I would support a pay raise of 1% over the raises given to Federal employees not in the Military.

    How can a someone risking their life be relegated to a pay scale less than that of an individual incapable of working in the private sector, living off the government at the expense of the private sector, (the majority of government workers)? The military does not even have a pension plan on a comparative basis.

    The present batch of Generals, Admirals and “Leaders” are political hacks.

  8. bruce says:

    how about zero for E-7 and above and 1.8 for E-1 to E-6….

  9. James Downey says:

    @bruce: Agree it is hard to have more Admirals than ships. This persists among all the services.
    Perhaps some analysis of value added, conducted by a group NEUTRAL to DOD could cut the beast.
    E-6 must be your rank???

  10. Gromitt Gunn says:

    @James Downey:

    The military does not even have a pension plan on a comparative basis.

    um, what…

    The only public employees who generally have pensions even close to being as generous as military pensions are LEOs and firefighters.

  11. Mike says:

    How about relooking the number of drivers, cooks, lear jets, helicopters and all the other perks that these GOs get? Heck SGMs now all have drivers and assistants/secretaries. The number of personnel who serve as drivers, secretaries etc… is astounding.

  12. Bennett says:

    We’d have been far better off with targeted retention bonuses and much higher hazardous duty pay while holding salaries at the rate of inflation.

    No kidding. You know what my combat pay was? $200 a month. It was like a slap to the face.

  13. C. Clavin says:

    “…How can a someone risking their life be relegated to a pay scale less than that of an individual incapable of working in the private sector, living off the government at the expense of the private sector, (the majority of government workers)?…”

    Refer to the ongoing Clinton/Weiner post.\
    This is just fictional nonsense repeated with the zeal of a religious fanatic.
    If you are not interested in factual discussions…why even bother?
    Do you actually think anyone outside your epistimological circle is going to suddenly think…

    OMG, no one in the Government could possibly work in the Public Sector!!! Why didn’t I think of that before?

    If your opinions are based on BS…then your opinions are BS.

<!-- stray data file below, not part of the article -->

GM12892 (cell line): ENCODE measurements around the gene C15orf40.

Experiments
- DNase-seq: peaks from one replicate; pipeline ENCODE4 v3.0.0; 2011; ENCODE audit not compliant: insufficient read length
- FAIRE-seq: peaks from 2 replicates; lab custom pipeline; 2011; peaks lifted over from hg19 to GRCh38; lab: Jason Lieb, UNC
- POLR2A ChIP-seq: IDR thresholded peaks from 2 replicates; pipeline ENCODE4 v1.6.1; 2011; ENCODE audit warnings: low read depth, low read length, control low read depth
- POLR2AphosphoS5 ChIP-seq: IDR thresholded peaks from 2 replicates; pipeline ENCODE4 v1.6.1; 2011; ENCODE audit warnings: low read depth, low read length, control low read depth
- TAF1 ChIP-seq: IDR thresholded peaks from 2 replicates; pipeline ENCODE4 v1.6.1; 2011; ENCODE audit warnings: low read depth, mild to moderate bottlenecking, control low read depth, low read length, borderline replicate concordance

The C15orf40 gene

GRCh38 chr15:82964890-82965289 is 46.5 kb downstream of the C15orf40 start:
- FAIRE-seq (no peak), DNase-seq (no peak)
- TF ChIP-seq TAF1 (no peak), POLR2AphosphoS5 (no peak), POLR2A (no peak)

14. legion says:

    FYI, Manning was just found guilty of (it looks like) everything _except_ the most serious Aiding the Enemy charge. Sentencing tomorrow.

  15. HarvardLaw92 says:

    @Bennett:

    Untaxed, so in actuality it equates to more than $200. Just saying.

  16. Bennett says:

    @HarvardLaw92: I’m not going to lie and say I didn’t come back with a hefty un-taxed bank account, esp. for a 24 year old. But the idea that being under fire almost every day for almost a year being worth only $200 a month is absurd. Either get rid of the bonus entirely (since we as servicemen are expected to be under fire I suppose), or make it an actual legit bonus.

  17. C. Clavin says:

    Bennett…
    Thanks for your service.
    In the same position I probably would have drank $200 worth…a week!!!

  18. Tony W says:

    @Bennett: Perhaps being under fire is compensated at your regular pay rate – after all that’s essentially the job! That leaves the $200 as tribute for being away from your family and the hardships & expenses involved around that.

  19. HarvardLaw92 says:

    @Tony W:

    No, deployed we typically got a family separation allowance and at least one form of hardship allowance (usually 2) as well, all untaxed. Those are paid in addition to combat pay. Meanwhile, back home, our BAH continued unabated. Add in that while serving in a combat zone, regular earnings are exempted from taxation as well. It’s not a small haul.

    I’m not saying that it isn’t deserved; more than we need to look at it on a total compensation basis. Regular salary was, for me, in several instances a minority of my paycheck. Meanwhile, myself and another officer formed a housing trust and bought a home in MD, paid for with our (untaxed) BAH allowances. When we sold the home and parted company due to PCS, we recouped all of that money and made a profit to boot, which also wasn’t taxed. .

  20. bruce says:

    @James Downey: \

    No I’m not on active duty…. but it’s the lower enlisted who seem to be doing all the dying… so let’s take care of the troops first.

  21. Anthony C says:

    @Rob in CT: The danger pay that you speak of is an entire $225/month for the high likelihood of being injured or killed. This General makes around $20,000 a month, base pay. It will not hurt him a bit if there is no pay raise. That will only hurt the lower enlisted. There is a ton of other things that they could cut to save money, but yet again, crush the troops that you rely on. The first ones to be financially burdened, in the federal government, whenever they have money issues are the lower enlisted in the service.